62. I am so thankful I found this website. I was so darn skeptic about cooking duck if not for my husband who insisted on it. my husband enjoyed helping me score the duck and even helped prepared the glazed.
    the duck was SUPERB!!! for a first timer, it was a boost on one’s self-confidence. thank you for the step-by-step instruction and the detailed photos. hope you don’t mind I share this website to other Filipinos who loves to eat πŸ™‚

  63. Great picture tutorial, so I tried it last night. I got crispy skin and meat just shy of dry. This is likely due to my blast furnace convection oven. Next time I will follow the manual’s suggestions for truncating the cooking duration. I forgot to buy molassas so I used reduced balsimic vinigar instead. Perfectly pleased. GREAT duck. Thanks

  64. […] Roast Duck – we were going to have some friends over on Saturday night, but I had forgotten I had my first herbalist apprenticeship session that day. Decided to take the less stress road and postpone it until this Saturday. I’m going to make a blueberry chutney to go with it and some roasted veggies. Instead of Julia Child’s method, I’m going to try out this roast duck method. […]

  65. Thanks for the recipe – it was great! I’ve never even roasted a chicken, so the step-by-step directions with photos were very helpful.

  66. This recipe is amazing! I just roasted my first duck tonight and it was probably one of my most favorite things ever! I changed the glaze just a tad to fit our dietary needs, but other than that I followed the directions precisely and it came out perfect. The skin was crispy and the meat was falling off the bone. I’m so excited to make stock and render all the duck fat! I’m sharing recipes with my sister on a blog I set up for her and I’m going to point her in this direction to make this recipe. Thanks for sharing!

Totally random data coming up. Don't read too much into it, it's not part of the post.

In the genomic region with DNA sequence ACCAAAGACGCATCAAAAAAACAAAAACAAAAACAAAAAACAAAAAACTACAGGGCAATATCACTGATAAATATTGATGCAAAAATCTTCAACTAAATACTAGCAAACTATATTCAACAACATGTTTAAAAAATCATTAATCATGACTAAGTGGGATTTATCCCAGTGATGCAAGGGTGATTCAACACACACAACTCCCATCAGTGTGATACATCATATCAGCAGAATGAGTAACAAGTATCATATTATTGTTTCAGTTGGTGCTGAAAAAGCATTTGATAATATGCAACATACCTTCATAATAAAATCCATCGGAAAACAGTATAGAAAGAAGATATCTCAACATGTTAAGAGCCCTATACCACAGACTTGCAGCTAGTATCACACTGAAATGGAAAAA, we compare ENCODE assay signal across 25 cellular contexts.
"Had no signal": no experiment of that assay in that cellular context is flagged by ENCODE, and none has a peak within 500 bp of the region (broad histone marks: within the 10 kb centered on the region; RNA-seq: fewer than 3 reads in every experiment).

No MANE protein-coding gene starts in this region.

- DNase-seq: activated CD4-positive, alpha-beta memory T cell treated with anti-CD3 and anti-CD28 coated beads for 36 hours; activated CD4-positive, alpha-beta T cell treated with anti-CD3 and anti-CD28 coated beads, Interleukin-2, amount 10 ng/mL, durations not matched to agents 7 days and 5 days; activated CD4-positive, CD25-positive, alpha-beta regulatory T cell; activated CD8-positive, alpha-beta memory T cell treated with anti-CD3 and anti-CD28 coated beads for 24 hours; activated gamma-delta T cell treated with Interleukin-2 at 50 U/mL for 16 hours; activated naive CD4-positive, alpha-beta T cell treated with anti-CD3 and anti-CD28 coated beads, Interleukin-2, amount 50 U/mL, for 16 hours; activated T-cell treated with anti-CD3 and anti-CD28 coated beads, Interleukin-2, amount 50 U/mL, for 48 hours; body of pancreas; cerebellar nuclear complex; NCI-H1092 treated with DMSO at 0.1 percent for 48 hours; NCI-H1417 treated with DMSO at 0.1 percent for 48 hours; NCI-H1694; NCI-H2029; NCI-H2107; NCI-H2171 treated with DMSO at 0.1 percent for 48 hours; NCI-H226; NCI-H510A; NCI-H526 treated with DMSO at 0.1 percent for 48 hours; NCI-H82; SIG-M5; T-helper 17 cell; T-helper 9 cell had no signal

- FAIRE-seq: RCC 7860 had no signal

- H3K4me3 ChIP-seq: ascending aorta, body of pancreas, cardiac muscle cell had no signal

67. FYI: the quills come out a LOT easier once the duck has cooked an hour.

    Wish I would have known that before spending so much time with my eyebrow tweezers trying to get them all out!

  68. Everybody loves my duck, especially my daughter (she is very “problematic” with meet).
    I just simmer the duck firs for 5 minutes, completely submerged into boiling water.
    Skin was crisp and absolutely 0% fat. Delicious.
    Glaze was simple honey and soy sauce.
    And of course, on top Blueberry sauce with Onions, Port, Vinegar, Honey, Orange zest and Orange juice.

    Thank’s again for the recipe.

  69. Hi i live in Dubai, ovens here are very different. Just a quick dumb questions considering i have never cooked Duck before. My owen is max 270 Degrees (C)
    when you say 300 and 400 you mean (F) right??

  70. I’m trying this out today, I normally cook my duck overnight in a slow cooker on low, lots of duck fat and an almost confit like result. I want crispy skin so it has to be this way. I’m trying a different glaze as I don’t have molasses and soy sauce to hand and all the stores are closed till tuesday. I’m using Fig Balsamic, Honey, Worcester Sauce and some Smoked Chipotle Sauce for the glaze.

  71. Worked like a charm. Coupled with some home made hawthorn berry sauce (and a ice bottle of red), it was very close to perfect. Now I also have duck stock and duck fat to use later. Thank you for sharing!

  72. I Have never roasted a duck before–It turned out excellant!! A+++ Not greasy, very tender! I didnot glaze it, as I am not fond of glazes, not I still was just great! I think I’ll try a capon next!! Thanks

  73. I have never roasted a duck before. I bought a duck yesterday and started my search for a duck recipe…. and found you… this is the BEST step-by-step instructions I have ever seen!! I am not in any way confused or have any questions! I am confident that it will turn out great when I make it today.. My mouth is watering and I can’t wait to try it!! Thank you ever so much!!

    I plan on linking you and this recipe on my blog http://yelenasnest.blogspot.com/

    Regards,
    Yelena

  74. Hi,
    I just found your website and this is amazing!!! I love to cook and am very good at it but I’m always nervous when making new things, like duck. I’m so excited to try this tomorrow night for my 1920’s murder mystery dinner party. Just a quick question, how many ducks would I need to feed 11 people? Just wondering because I have a small oven and may try to cook two at a time…

    Thanks!
    Veronica

  75. The pictures really helped me get an idea of what it should look like at every stage! This recipe is also kind of a generalized look at what I’ve seen otherwise. All in all, very helpful.

  76. I’ve only roased a duck once. (two at once ) Instead of flipping them, I placed them on a beer can chicken stand. It roasted them evenly and drained the fat perfectly!